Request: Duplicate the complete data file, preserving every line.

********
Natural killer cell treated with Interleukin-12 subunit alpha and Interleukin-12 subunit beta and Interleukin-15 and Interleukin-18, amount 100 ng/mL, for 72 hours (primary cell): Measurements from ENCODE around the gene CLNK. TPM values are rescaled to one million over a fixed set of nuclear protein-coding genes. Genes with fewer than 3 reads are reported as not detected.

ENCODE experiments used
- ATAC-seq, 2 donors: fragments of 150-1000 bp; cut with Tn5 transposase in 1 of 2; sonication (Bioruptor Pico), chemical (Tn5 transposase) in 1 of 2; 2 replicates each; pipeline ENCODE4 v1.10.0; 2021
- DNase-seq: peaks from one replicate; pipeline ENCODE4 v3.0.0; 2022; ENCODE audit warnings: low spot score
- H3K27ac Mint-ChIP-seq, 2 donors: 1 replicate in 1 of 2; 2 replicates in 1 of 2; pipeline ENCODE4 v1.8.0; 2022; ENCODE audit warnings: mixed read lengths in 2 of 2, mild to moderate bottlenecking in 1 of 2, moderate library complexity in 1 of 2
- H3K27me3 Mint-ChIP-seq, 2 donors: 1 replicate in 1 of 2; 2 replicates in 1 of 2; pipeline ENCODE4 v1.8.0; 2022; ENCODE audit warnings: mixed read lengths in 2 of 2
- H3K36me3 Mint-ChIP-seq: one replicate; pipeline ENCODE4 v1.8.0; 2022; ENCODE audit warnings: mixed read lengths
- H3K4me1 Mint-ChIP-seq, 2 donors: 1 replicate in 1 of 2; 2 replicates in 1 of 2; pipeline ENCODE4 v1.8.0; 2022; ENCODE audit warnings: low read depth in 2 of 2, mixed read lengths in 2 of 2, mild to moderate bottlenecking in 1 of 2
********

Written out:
Natural killer cell treated with Interleukin-12 subunit alpha and Interleukin-12 subunit beta and Interleukin-15 and Interleukin-18, amount 100 ng/mL, for 72 hours (primary cell): Measurements from ENCODE around the gene CLNK. TPM values are rescaled to one million over a fixed set of nuclear protein-coding genes. Genes with fewer than 3 reads are reported as not detected.

ENCODE experiments used
- ATAC-seq, 2 donors: fragments of 150-1000 bp; cut with Tn5 transposase in 1 of 2; sonication (Bioruptor Pico), chemical (Tn5 transposase) in 1 of 2; 2 replicates each; pipeline ENCODE4 v1.10.0; 2021
- DNase-seq: peaks from one replicate; pipeline ENCODE4 v3.0.0; 2022; ENCODE audit warnings: low spot score
- H3K27ac Mint-ChIP-seq, 2 donors: 1 replicate in 1 of 2; 2 replicates in 1 of 2; pipeline ENCODE4 v1.8.0; 2022; ENCODE audit warnings: mixed read lengths in 2 of 2, mild to moderate bottlenecking in 1 of 2, moderate library complexity in 1 of 2
- H3K27me3 Mint-ChIP-seq, 2 donors: 1 replicate in 1 of 2; 2 replicates in 1 of 2; pipeline ENCODE4 v1.8.0; 2022; ENCODE audit warnings: mixed read lengths in 2 of 2
- H3K36me3 Mint-ChIP-seq: one replicate; pipeline ENCODE4 v1.8.0; 2022; ENCODE audit warnings: mixed read lengths
- H3K4me1 Mint-ChIP-seq, 2 donors: 1 replicate in 1 of 2; 2 replicates in 1 of 2; pipeline ENCODE4 v1.8.0; 2022; ENCODE audit warnings: low read depth in 2 of 2, mixed read lengths in 2 of 2, mild to moderate bottlenecking in 1 of 2